I killed her last winter. Today, I brought her back to life.
Regular visitors to this blog will remember the sad, sordid tale of the Bourka Bee Goddess, which I wrote about last January in a murder confession titled “Death of a Deity”. It was a story of love and loss and accidental death, and surely ranks among the classic tragedies, somewhere between “Romeo & Juliet” and “Jackass 2”.
As I wrote previously, I was grief-stricken by the BBG’s passing, as she had been with me for over half my life at the time of her death. The fact that it was my own clumsiness that caused her untimely demise added a layer of guilt to the swirling pool of emotion I found myself drowning in after she died. Add to that the belief that, by the very nature of my acquisition of her, she was ultimately doomed to meet such a sad fate, and it is easy to see how I might have descended into a state of despair when I snuffed out her light. I had plans for her. I had intended to brush the dirt off of her, clean her up, and give her a new life as my camp totem at this year’s Burning Man. I was joyful at the idea that –after so many years of neglect– the Goddess would return to a place of respect and reverence, overseeing a party atmosphere like she did when I was in my twenties (although this time without all the booze and cigarettes and illegal substances clouding our relationship). But alas, I broke her, and after I got over the shock, I took to the blogosphere to confess my crime. And an unexpected thing happened. Readers suggested that she wasn’t dead and gone. They pointed out that she might be fixable — and even if she wasn’t, she was still intact enough to perhaps exist in a new form. The message was, don’t give up on her. She was worth saving. And they were right. She was. So last week, I took some epoxy and re-connected her broken pieces. I wasn’t sure they would hold but gave it a shot, and to my surprise, they did. I let it cure for a couple days.
Yesterday, I gently and carefully picked her up and carried her inside the house, and set her on my kitchen counter. With an array of acrylic paints and brushes at my side, I set about giving the Bourka Bee Goddess her makeover.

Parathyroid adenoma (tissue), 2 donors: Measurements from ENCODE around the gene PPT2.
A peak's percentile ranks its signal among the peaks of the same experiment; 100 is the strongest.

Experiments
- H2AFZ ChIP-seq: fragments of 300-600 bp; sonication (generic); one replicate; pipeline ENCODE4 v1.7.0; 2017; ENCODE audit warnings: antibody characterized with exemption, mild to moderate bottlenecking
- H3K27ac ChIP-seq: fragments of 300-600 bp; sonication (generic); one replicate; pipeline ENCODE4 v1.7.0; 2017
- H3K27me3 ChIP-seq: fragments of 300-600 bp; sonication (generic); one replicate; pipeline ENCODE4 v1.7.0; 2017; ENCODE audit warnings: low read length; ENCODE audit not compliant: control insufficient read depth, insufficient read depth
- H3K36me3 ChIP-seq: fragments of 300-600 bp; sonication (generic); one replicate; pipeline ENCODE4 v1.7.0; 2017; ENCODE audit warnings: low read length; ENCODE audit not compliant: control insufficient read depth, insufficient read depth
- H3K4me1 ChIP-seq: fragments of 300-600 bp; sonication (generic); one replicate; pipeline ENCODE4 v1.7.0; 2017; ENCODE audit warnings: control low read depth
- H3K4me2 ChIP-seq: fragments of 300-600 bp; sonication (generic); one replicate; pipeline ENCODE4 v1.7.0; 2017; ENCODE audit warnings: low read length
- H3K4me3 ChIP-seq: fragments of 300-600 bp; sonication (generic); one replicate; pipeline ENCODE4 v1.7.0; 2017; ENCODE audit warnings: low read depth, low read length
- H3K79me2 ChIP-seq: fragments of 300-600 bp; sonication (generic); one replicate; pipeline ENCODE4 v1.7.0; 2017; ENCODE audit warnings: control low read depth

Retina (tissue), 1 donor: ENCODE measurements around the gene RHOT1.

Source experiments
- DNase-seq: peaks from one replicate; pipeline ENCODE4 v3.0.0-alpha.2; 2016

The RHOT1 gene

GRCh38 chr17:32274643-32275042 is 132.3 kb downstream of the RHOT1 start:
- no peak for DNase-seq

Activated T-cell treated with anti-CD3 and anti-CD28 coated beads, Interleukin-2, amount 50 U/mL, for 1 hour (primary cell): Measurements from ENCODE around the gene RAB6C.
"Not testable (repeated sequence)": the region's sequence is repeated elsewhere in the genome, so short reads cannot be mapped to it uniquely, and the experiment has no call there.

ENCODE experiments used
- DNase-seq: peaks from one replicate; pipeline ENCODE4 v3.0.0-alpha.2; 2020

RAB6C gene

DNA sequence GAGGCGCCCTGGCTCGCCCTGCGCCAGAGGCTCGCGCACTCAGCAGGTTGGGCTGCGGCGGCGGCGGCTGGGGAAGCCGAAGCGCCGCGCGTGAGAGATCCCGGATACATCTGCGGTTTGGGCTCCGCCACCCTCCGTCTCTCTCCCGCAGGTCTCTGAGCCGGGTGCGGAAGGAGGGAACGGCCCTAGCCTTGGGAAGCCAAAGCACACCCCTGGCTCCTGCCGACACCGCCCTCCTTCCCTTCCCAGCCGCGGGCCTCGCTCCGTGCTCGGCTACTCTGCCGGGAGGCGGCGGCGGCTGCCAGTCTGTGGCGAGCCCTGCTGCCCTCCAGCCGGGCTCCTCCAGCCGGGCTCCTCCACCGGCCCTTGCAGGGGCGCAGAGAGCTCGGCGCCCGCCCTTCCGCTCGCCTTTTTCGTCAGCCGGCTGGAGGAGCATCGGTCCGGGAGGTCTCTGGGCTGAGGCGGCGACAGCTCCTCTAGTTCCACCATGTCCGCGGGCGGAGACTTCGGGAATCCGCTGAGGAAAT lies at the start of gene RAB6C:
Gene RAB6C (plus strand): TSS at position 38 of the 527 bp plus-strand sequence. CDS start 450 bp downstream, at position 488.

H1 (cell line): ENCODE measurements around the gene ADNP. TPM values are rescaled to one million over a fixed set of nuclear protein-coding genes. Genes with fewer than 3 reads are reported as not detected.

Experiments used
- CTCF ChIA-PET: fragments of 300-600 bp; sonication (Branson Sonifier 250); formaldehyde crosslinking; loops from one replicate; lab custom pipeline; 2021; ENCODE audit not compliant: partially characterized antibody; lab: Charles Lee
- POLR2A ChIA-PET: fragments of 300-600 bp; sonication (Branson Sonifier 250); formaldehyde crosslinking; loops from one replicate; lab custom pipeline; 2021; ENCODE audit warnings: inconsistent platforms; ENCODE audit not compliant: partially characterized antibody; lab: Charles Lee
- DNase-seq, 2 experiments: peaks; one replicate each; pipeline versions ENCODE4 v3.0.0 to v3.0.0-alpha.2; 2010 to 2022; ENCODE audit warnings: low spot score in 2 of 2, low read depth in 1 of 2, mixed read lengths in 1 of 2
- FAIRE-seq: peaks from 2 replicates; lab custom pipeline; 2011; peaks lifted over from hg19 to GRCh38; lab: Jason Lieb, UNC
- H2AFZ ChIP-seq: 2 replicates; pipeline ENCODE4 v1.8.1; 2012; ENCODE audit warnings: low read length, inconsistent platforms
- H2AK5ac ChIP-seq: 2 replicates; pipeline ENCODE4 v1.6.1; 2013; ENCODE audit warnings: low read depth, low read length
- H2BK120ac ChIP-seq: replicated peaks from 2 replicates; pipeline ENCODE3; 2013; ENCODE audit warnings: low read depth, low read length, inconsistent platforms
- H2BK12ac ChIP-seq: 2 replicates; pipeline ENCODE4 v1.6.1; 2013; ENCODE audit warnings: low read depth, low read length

As I was painting her lips, I noticed a chip in them that gave them a flawed, uneven look. At first I thought that it was a result of her “accident”, but then recalled her years of sitting neglected out in the garden, moved carelessly from home to home, and realized that she could have received this injury in any number of places over the years. As I brushed on the red paint, I was reminded of the importance of caring for the things I love, and never taking anything for granted.
After spending several hours devoted to her makeover, the Bourka Bee Goddess was complete. She had a new look, and more importantly, she had a new life. As darkness fell and I cleaned the paintbrushes and put the paints aside, I felt as though I had righted a great wrong, and I had a sense of gratitude that felt like joy. The Bourka Bee Goddess was back!
She will accompany me to Black Rock City next weekend. She will ride in a protected space, in a sturdy box that will prevent her from being chipped, marred, or (heaven forbid) broken again. She will be my camp totem, and she will watch over our stuff while we are out exploring the playa. She will get dusty — boy, will she get dusty! She will not look the same when she returns. But that’s okay. She has already changed so much. It turns out, change is good.
There is something about art that liberates me. To create something from nothing, to take a blank page or canvas — or in this case, a blank bust of some alien-looking creature — and transform it into something different than what it was… it brings me to life. It sets me free. Reading through that original post – where I confessed to the killing – I was reminded of how I had spent so much time feeling “stuck”. The last few years of my marriage, and the first year and a half of living on my own, I was so out of touch with myself, with who I am as a man in this world. In a very real way, I was cast among the flowers and weeds, much like the Bourka Bee Goddess was in her years spent in the backyard — I was hidden from view, fulfilling no purpose, and my gifts were going unused and unshared. I did not realize it, but as I pulled the Goddess from the weeds and cleaned dirt and snail tracks off of her, I was clearing away the dirt and weeds that had accumulated around my life. And later, as I repaired her broken body, a part of me was healed too. And as I painted her blank surface to bring out her weird, otherworldly beauty, I saw the otherworldly beauty of my own weird creative spirit. In saving this bizarre piece of art, the artist in me was also saved.
She may not be worthy of The Louvre, but she will be right at home at Burning Man.